Philanthropy

Status quo is failing women and girls

By Jess Tomlin and Jessica Houssian (Co-CEOs, Equality Fund)

Shifting power means shifting resources into the hands of those doing the work for equality on the ground.

We have much to celebrate this International Women’s Day, including the hard-fought changes to advance women’s equality that have come before us. But to build the world we want to live in, one where equality isn’t just an idea, but a reality, we must be honest about what we still have yet to achieve.

Women, girls, and non-binary people remain underrepresented, and in the worst cases, silenced in the corridors of power. They are missing from decision making, problem solving, and influence across multiple industries and throughout the world.

Yes, we need more women in leadership positions. But adding women alone is not enough. We must also alter the structures and relationships that exclude women from power. It means tackling the root causes of inequality. It means systems change.

The past few years have been a roller coaster ride for women’s rights everywhere. Regressive legislation has rolled back rights, and with armed conflict, economic insecurity, and climate impact come disproportionally high levels of violence against women.

Yet women and girls have been pushing back.

We’ve seen the power of the #MeToo and #TimesUp movements. Indigenous girls—from Canada to Ecuador—are leading the fight against climate change. Women around the world are protesting and organizing for a more equal world.

We’re not surprised.

Those who are closest to problems such as climate change, reproductive justice and violence are also the best positioned to develop meaningful, long-term solutions. Women have led the way on building peace after conflict, changing abortion laws, ending child marriage and electing women representatives to governments, to name only a few.

Indeed, women-led organizations and feminist movements have catalyzed some of the most important changes of our time. Only one per cent of funding for gender equality goes to these organizations. Yet these organizations are often doing the most innovative, change-making work around the world, on shoestring budgets.

It’s time we gave them the resources to do it.

We came together to create the Equality Fund by asking the questions: what does an equal world actually feel like? And what do we need to do to get there?

Funding, it turns out, is a critical component. Shifting power means shifting resources into the hands of those doing the work for equality on the ground.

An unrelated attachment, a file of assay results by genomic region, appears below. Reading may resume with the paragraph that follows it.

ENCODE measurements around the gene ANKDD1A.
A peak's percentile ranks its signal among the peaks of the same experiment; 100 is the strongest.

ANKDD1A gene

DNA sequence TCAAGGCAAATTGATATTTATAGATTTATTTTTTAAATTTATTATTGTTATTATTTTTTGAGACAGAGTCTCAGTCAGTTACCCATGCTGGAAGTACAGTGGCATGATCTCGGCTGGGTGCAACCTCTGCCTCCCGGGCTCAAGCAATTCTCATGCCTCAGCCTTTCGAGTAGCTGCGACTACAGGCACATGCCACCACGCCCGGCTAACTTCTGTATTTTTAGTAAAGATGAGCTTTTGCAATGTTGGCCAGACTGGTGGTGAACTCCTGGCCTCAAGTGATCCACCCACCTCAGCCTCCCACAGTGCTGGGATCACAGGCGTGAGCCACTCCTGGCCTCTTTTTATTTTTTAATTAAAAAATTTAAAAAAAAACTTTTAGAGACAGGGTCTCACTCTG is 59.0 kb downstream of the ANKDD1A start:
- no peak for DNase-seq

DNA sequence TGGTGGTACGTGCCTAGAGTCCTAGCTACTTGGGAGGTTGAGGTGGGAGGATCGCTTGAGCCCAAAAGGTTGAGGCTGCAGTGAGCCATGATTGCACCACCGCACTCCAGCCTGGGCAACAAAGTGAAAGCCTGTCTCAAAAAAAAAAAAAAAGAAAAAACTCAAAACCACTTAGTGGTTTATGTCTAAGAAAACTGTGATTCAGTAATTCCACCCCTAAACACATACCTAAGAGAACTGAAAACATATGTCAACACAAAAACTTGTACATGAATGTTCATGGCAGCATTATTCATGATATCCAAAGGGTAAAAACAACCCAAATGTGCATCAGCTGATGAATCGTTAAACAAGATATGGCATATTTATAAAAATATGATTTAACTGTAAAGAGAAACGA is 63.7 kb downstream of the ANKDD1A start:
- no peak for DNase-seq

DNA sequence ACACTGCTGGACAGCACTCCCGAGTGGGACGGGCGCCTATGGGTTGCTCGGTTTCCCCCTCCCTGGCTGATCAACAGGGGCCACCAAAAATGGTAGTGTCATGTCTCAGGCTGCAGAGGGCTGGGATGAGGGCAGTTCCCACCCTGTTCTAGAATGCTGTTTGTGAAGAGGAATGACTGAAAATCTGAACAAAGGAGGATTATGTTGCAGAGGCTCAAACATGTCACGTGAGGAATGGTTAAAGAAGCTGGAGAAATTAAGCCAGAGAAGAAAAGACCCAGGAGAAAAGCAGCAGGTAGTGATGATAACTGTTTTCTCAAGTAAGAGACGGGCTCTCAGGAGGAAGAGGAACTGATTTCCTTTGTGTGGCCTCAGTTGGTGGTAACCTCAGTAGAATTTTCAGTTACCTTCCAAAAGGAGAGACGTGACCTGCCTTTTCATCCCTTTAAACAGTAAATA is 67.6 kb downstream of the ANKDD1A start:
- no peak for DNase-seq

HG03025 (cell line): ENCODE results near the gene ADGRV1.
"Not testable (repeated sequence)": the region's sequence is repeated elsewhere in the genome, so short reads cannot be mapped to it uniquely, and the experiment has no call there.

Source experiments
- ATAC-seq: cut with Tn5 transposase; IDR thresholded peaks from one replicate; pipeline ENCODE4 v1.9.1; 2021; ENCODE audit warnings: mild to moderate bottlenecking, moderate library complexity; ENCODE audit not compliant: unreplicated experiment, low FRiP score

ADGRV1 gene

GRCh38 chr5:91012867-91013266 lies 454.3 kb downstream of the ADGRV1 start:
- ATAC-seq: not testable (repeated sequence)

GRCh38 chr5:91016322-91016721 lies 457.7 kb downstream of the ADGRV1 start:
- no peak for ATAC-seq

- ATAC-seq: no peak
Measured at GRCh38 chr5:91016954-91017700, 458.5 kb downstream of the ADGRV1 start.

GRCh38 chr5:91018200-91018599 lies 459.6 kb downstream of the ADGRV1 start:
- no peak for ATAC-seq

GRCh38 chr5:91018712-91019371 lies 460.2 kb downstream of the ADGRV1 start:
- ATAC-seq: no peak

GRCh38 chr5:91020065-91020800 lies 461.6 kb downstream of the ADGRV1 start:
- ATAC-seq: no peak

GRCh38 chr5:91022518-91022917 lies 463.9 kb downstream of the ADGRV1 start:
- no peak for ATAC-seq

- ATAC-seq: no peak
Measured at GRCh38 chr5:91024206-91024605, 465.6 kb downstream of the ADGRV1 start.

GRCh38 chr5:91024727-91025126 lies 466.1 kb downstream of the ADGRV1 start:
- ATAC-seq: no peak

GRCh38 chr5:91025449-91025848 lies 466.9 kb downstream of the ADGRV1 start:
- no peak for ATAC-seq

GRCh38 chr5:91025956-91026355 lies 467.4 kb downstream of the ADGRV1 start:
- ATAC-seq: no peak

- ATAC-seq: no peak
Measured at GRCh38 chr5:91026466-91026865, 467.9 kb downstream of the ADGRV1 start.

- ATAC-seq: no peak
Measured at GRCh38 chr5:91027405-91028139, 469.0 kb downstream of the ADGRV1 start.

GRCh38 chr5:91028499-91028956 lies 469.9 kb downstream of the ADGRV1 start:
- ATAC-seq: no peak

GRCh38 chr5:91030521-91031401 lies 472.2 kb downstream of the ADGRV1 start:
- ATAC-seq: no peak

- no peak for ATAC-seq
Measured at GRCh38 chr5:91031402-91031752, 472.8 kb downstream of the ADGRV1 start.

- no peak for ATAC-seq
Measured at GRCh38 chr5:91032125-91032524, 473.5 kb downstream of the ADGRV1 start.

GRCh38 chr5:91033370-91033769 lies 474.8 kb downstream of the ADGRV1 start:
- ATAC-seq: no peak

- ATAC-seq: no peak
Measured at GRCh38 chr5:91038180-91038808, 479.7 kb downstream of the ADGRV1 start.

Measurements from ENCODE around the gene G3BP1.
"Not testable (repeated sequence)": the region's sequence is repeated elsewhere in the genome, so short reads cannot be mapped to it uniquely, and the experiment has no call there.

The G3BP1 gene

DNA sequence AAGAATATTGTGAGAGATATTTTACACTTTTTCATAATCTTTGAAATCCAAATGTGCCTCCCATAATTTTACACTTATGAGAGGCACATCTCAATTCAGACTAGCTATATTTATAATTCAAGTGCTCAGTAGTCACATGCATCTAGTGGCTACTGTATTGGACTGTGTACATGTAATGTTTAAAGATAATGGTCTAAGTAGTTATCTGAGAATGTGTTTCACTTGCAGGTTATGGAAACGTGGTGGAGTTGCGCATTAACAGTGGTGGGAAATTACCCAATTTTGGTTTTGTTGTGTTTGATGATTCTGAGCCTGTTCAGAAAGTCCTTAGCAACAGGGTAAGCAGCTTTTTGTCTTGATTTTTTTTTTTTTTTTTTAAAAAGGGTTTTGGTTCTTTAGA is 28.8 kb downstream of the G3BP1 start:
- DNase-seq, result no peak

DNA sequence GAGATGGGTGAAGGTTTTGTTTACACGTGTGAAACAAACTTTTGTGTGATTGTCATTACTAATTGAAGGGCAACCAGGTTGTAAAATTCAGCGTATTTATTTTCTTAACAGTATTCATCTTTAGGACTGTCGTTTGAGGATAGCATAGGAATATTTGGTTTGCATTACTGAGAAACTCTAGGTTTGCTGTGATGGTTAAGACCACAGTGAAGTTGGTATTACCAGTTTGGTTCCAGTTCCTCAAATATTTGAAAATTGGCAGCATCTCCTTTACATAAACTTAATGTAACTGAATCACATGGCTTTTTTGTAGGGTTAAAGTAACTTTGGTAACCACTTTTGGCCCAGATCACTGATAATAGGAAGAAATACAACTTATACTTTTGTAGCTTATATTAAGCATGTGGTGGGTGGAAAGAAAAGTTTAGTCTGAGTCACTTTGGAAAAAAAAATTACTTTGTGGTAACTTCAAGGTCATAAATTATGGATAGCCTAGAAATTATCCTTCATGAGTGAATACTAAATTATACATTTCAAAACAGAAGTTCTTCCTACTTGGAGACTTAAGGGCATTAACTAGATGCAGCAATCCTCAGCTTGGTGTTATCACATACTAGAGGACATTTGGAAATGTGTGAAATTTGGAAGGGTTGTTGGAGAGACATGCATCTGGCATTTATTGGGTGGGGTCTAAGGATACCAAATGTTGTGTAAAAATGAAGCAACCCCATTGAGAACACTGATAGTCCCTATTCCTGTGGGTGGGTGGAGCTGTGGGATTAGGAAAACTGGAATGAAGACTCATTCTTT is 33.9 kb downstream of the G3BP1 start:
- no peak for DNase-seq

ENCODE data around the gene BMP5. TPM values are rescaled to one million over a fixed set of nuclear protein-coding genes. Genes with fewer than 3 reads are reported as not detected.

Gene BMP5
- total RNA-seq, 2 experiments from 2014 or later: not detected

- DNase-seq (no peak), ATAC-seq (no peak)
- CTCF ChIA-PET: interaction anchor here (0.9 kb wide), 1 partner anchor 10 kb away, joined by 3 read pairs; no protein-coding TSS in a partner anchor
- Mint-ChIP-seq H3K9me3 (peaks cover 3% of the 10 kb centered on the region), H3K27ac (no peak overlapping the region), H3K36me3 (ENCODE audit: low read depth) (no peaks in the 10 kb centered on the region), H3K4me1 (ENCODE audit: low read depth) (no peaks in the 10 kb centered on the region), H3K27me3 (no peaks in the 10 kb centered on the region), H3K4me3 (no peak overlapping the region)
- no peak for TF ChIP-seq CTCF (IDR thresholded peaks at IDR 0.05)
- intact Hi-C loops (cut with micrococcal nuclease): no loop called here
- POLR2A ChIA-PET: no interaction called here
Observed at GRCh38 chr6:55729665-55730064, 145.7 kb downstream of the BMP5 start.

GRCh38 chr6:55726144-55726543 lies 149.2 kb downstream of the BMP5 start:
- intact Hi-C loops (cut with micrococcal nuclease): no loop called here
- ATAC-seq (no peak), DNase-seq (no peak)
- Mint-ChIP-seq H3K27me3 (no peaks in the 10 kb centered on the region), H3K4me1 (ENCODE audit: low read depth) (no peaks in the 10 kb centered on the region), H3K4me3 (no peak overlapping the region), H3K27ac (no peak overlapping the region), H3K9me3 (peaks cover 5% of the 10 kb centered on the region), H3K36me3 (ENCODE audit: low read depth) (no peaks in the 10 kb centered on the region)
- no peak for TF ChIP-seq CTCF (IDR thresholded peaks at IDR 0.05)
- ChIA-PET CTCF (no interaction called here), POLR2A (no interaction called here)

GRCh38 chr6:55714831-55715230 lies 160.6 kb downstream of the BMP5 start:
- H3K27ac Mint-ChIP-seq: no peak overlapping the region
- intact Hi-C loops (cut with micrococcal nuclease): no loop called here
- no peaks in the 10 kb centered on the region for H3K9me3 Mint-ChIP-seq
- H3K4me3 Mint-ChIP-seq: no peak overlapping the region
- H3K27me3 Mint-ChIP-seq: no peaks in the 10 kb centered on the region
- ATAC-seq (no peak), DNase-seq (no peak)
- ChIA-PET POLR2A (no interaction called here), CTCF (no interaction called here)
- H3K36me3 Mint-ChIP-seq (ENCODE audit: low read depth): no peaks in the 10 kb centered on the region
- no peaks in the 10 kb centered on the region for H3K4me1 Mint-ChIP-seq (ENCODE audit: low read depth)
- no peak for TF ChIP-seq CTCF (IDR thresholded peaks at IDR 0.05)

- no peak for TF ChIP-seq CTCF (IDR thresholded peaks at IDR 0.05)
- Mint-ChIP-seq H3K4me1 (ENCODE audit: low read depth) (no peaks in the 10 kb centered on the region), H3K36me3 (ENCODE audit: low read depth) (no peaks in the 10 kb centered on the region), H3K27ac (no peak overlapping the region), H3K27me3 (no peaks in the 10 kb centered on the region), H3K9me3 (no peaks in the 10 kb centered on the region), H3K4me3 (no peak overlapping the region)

It’s true—you can’t buy equality, but you also can’t underestimate the power of money to create a more equal world. It’s not just how we spend and donate money, but also how, and where, we invest it.

What does this look like in real terms?

It looks like funding a curriculum to train women in war-torn areas to run for political office. It looks like providing seed funding for women-owned startups. It means funding advocacy strategies that will influence policy change to make girls and women safe or ensure access to opportunities.

In 2019, a unique moment arrived in Canada, a groundswell of support and demand for change. The Government of Canada issued the call for the Partnership for Gender Equality. We found a broad coalition of activists, philanthropists, bankers, and investors, and developed an ambitious plan: get funding into the hands of women-led organizations—and do it for as long as it’s needed.

The Equality Fund was born.

The Equality Fund is a collaboration that brings together grant-making, gender-lens investing, and philanthropy under one big tent. Focused on infusing new dollars and new donors into a chronically underfunded movement, the Equality Fund is a big bet on the future of funding for women’s rights globally.

In June 2019, the Canadian government invested $300-million in the Equality Fund to build this innovative model that fundamentally shifts notions of power and money, ensuring that dollars as they are invested and as they are spent, will benefit women.

We cannot wait for the changes women and girls need. We see great hope in new funding models that will support brave leaders around the globe to make real, meaningful and long-lasting change.

At its core, feminism is about creating a just world for everyone. In the next decade and beyond, we are ready to use funding as a tool to make the world work for women.

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